Protecting Your Credit During the COVID-19 Crisis
When a crisis hits, it’s important to stay on top of your finances as best you can and monitor your credit.
Due to the hardship caused by COVID-19, all U.S. consumers can get free weekly online credit reports now through April 20, 2022 from TransUnion, Experian, and Equifax by visiting annualcreditreport.com.
As the coronavirus outbreak continues to evolve, your credit might be the last thing on your mind. During times of emergencies though, such as global pandemics or natural disasters, you should know the state of your finances and keep your credit on your radar. Along with your physical health being a top priority, so should the state of your financial health and wellness.
Normally, your credit report is available every 12 months from all three credit bureaus–TransUnion, Experian, and Equifax. Given the vast number of consumers’ financial health being impacted by the current economic conditions, online access to your report is now available on a weekly basis. Visit annualcreditreport.com and follow the prompts.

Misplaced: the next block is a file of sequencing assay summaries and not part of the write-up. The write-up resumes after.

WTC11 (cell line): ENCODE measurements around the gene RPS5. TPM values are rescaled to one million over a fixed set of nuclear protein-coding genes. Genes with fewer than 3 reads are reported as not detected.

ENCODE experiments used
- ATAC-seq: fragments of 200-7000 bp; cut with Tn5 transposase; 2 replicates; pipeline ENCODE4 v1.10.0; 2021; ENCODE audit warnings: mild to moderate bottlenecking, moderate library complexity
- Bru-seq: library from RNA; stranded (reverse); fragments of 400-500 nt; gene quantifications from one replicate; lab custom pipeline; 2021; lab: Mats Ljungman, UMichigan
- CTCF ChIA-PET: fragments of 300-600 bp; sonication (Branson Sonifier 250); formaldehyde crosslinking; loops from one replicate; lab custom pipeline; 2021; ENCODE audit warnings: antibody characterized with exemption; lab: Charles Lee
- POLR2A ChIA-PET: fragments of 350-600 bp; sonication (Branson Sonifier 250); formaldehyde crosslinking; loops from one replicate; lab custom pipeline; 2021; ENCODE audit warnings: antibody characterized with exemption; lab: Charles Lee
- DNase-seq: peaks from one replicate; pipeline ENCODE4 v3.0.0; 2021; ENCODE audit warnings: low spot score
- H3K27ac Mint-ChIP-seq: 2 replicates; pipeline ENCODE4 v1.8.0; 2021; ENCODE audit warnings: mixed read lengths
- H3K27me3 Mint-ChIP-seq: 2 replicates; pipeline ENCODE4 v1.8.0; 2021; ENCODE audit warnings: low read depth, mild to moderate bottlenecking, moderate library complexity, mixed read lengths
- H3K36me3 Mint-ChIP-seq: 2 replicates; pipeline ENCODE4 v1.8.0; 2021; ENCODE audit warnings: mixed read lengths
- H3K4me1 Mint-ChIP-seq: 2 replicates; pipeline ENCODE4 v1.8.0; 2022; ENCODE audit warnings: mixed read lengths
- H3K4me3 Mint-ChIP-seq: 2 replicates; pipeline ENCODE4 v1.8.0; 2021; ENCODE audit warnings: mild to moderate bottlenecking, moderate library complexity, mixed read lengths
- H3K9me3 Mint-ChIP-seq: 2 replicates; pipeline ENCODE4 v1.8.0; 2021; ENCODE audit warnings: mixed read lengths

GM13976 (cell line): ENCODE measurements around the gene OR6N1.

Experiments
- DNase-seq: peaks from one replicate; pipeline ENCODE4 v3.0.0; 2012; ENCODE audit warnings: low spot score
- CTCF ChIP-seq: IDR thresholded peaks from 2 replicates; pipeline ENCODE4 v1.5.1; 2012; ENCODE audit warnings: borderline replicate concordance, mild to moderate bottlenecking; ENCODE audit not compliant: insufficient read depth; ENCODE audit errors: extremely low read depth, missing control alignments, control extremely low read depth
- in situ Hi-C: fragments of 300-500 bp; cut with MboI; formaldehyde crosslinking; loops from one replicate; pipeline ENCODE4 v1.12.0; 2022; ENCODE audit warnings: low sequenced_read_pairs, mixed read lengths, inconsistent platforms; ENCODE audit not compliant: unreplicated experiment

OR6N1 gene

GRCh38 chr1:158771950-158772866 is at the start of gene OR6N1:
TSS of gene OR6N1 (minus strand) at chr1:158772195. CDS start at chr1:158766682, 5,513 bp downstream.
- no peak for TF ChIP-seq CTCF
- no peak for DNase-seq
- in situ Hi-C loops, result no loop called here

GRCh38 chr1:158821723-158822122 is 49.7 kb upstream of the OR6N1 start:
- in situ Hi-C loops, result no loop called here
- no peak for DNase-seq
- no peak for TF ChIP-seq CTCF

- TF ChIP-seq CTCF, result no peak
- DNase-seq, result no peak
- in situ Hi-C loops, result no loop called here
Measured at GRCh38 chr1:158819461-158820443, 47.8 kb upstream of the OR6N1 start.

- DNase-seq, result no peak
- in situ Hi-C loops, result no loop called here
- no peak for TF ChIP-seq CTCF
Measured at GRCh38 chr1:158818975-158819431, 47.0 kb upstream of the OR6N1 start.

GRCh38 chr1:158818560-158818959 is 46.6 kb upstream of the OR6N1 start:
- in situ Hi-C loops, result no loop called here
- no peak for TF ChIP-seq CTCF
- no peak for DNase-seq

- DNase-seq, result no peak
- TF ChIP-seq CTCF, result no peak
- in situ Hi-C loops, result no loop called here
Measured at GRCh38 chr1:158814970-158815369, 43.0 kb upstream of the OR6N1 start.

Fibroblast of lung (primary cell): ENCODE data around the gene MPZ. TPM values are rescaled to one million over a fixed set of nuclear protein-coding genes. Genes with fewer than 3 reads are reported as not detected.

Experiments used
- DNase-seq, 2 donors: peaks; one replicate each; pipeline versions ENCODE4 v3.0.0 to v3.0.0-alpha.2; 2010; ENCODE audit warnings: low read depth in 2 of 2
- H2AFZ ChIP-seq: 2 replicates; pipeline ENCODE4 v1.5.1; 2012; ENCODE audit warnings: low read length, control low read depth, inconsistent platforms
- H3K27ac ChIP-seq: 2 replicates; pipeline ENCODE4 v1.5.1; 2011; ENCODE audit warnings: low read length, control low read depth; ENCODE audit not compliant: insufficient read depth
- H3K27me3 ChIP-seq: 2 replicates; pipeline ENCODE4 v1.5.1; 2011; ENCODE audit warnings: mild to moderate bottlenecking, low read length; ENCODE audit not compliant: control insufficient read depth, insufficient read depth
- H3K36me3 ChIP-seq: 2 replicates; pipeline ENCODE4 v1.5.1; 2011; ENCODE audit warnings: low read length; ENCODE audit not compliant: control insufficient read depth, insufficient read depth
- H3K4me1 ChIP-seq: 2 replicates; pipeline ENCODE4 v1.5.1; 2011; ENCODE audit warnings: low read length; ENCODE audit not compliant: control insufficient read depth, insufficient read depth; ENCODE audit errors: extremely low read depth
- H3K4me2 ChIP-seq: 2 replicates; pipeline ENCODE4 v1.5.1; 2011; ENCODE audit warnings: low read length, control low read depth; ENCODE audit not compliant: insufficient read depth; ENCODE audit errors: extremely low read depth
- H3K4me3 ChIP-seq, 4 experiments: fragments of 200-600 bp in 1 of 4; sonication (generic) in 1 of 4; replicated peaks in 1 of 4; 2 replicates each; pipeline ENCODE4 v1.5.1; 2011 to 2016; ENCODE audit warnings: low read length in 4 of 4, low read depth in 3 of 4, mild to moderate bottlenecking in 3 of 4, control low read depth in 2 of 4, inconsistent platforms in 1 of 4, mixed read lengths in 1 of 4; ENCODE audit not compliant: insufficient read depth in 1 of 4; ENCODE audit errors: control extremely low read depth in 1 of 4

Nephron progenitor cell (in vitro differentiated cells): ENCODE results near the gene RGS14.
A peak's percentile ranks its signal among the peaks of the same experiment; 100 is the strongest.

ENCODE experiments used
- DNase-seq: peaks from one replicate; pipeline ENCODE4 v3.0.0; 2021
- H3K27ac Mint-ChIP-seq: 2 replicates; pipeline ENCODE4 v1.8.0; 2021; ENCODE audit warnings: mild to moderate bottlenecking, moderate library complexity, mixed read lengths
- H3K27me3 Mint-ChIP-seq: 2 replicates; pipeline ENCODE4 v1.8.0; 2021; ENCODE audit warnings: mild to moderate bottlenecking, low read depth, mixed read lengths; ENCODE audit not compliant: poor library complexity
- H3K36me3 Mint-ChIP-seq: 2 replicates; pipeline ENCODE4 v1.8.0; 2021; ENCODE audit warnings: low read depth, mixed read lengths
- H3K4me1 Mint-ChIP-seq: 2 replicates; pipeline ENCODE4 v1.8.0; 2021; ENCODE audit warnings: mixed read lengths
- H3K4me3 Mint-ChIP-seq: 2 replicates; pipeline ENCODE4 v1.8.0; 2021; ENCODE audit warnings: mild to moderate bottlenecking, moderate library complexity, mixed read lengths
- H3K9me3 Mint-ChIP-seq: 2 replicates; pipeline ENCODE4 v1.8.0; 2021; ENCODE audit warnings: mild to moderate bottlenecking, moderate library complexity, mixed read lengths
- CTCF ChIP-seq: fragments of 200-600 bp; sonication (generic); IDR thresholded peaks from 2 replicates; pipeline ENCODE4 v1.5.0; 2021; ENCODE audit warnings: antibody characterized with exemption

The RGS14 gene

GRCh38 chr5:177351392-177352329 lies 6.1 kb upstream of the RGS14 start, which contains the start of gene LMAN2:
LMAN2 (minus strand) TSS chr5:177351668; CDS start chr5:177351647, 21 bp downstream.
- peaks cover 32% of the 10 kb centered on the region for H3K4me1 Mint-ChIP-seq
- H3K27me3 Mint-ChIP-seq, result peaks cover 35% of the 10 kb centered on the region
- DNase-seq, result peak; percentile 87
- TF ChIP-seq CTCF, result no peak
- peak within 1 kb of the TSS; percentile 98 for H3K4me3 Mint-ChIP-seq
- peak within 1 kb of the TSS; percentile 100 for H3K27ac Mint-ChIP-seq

Remember your credit report and credit score are two different things, and your report will not include your credit score.
There are four main ways you can acquire your score, including checking your credit card or other loan statements, talking to a non-profit certified credit counselor, using a credit score service (be sure you know what you are signing up for and how much it really costs!), or buying a score directly from one of the three credit bureaus–TransUnion, Experian, or Equifax.
There are additional ways you can be proactive with your credit. Follow these steps to help keep your credit on solid footing.
1. Pay your bills on time, if you can.
2. Contact your creditors and service providers.
3. Check your credit regularly.
4. Be extra protective of your identity.
5. Get financial assistance, if needed.
6. Dispute inaccurate information.
How to Order Your Credit Report
You’ll need to provide your name, address, social security number, and date of birth. If you’ve moved in the last two years, you may need to provide your previous address. For security purposes and to verify your identity, you may be asked for information only you would know, like your monthly mortgage payment.
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